I’m sure there’s plenty about the Paleo diet to recommend it.  My problem with it is that the rationale seems to be so much psuedo-science.  Thus, I really enjoyed this excerpt from Paleofantasy claiming as much and explaining why:

The paleofantasy is a fantasy in part because it supposes that we humans, or at least our protohuman forebears, were at some point perfectly adapted to our environments. We apply this erroneous idea of evolution producing the ideal mesh between organism and surroundings to other life-forms too, not just to people. We seem to have a vague idea that long long ago, when organisms were emerging from the primordial slime, they were rough-hewn approximations of their eventual shape, like toys hastily carved from wood, or an artist’s first rendition of a portrait, with holes where the eyes and mouth eventually will be. Then, the thinking goes, the animals were subject to the forces of nature. Those in the desert got better at resisting the sun, while those in the cold evolved fur or blubber or the ability to use fire. Once those traits had appeared and spread in the population, we had not a kind of sketch, but a fully realized organism, a fait accompli, with all of the lovely details executed, the anatomical t’s crossed and i’s dotted.

To think of ourselves as misfits in our own time flatly contradicts what we now understand about the way evolution works.But of course that isn’t true. Although we can admire a stick insect that seems to flawlessly imitate a leafy twig in every detail, down to the marks of faux bird droppings on its wings, or a sled dog with legs that can withstand subzero temperatures because of the exquisite heat exchange between its blood vessels, both are full of compromises, jury-rigged like all other organisms. The insect has to resist disease, as well as blend into its background; the dog must run and find food, as well as stay warm. The pigment used to form those dark specks on the insect is also useful in the insect immune system, and using it in one place means it can’t be used in another. For the dog, having long legs for running can make it harder to keep the cold at bay, since more heat is lost from narrow limbs than from wider ones. These often conflicting needs mean automatic trade-offs in every system, so that each may be good enough but is rarely if ever perfect. Neither we nor any other species have ever been a seamless match with the environment. Instead, our adaptation is more like a broken zipper, with some teeth that align and others that gape apart. Except that it looks broken only to our unrealistically perfectionist eyes—eyes that themselves contain oddly looped vessels as a holdover from their past.  [emphasis mine]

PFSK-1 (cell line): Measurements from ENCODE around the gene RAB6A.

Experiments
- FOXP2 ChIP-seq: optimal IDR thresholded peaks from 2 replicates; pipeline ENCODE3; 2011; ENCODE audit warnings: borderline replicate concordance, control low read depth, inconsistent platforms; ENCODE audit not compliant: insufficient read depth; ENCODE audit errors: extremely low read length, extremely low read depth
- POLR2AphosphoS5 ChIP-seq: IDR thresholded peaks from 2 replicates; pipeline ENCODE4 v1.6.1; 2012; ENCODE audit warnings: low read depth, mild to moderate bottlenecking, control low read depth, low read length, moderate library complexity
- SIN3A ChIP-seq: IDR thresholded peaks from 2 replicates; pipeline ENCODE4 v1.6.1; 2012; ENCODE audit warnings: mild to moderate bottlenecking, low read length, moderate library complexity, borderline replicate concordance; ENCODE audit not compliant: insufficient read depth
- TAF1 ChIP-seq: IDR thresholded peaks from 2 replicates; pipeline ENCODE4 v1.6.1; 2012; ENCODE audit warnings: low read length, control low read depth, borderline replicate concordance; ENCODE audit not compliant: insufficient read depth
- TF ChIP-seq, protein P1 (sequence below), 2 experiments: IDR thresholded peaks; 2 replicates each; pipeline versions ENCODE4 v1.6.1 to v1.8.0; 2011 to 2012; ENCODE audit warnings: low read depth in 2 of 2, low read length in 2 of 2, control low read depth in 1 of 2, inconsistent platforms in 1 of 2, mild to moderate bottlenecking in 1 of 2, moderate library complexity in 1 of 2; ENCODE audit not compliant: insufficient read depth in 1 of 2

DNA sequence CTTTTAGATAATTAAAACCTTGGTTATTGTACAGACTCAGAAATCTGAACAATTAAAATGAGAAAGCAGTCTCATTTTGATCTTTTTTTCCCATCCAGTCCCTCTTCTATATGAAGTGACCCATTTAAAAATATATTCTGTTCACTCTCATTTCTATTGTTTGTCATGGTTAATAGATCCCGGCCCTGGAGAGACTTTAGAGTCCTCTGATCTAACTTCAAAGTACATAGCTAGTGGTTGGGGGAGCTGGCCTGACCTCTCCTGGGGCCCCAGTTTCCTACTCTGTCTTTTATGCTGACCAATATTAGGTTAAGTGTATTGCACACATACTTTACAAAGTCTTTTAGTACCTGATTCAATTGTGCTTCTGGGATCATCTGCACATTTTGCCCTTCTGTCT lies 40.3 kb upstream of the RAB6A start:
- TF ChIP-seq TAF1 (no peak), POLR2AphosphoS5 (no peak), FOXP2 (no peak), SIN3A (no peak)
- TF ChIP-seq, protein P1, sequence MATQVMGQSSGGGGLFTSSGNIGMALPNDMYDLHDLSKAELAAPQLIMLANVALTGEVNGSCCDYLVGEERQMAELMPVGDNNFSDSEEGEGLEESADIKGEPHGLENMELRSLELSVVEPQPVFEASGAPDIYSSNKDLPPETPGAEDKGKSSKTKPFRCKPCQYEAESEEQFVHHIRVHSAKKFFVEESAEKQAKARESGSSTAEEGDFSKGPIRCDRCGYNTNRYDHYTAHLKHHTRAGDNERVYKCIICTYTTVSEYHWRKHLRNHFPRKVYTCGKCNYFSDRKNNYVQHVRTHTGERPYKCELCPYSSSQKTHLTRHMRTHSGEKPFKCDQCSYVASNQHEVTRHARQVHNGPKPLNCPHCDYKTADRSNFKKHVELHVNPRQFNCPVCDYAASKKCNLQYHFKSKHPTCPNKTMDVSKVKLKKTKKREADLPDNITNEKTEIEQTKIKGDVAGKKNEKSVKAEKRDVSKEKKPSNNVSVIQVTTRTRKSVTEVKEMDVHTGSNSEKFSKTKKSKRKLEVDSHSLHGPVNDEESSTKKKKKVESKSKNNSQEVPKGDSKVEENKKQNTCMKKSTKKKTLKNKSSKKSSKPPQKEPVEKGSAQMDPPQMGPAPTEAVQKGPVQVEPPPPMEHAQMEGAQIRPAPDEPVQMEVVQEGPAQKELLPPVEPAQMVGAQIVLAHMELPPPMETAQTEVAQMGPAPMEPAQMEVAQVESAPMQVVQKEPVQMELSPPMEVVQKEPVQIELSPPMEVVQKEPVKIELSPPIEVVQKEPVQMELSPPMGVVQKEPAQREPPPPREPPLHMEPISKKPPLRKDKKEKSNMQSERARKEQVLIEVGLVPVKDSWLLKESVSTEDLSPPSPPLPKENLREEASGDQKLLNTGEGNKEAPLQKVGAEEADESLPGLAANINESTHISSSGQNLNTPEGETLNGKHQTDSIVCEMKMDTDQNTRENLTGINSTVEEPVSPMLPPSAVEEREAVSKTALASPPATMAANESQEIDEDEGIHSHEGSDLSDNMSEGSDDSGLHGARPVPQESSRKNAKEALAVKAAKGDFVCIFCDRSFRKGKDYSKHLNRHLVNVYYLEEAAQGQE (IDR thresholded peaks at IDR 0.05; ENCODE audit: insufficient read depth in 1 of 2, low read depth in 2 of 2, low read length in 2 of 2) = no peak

Also enjoyed this segment on the matter on Quirks and Quarks. Among other things, they discuss the fact that our cavemen ancestors surely weren’t drinking milk from cattle, but that many human populations evolved this ability quite rapidly.

About Steve Greene
Professor of Political Science at NC State

2 Responses to Paleo

  1. Deborah Ferry says:

    Good article. Don’t think the creationists will like it though.

  2. itchy says:

    On the whole, it seems like a fairly healthy diet, so not really a problem there. But, yes, it’s a huge ball of pseudo-science, a textbook example of the appeal-to-nature fallacy.

    In addition to the broad arguments above, there’s no empirical reason to emulate the prehistoric diet. Fads like this always lean on the cartoon fantasy of a robust, noble savage, but I’m skeptical that pre-agricultural humans were healthier than we are today, by almost any measure. Proponents of the diet skip blithely from “this is what our ancestors ate” to “so this is what we should eat.”

    (Not to mention that, in most ways, the Paleo diet bears no resemblance to the way in which our ancestors ate.)

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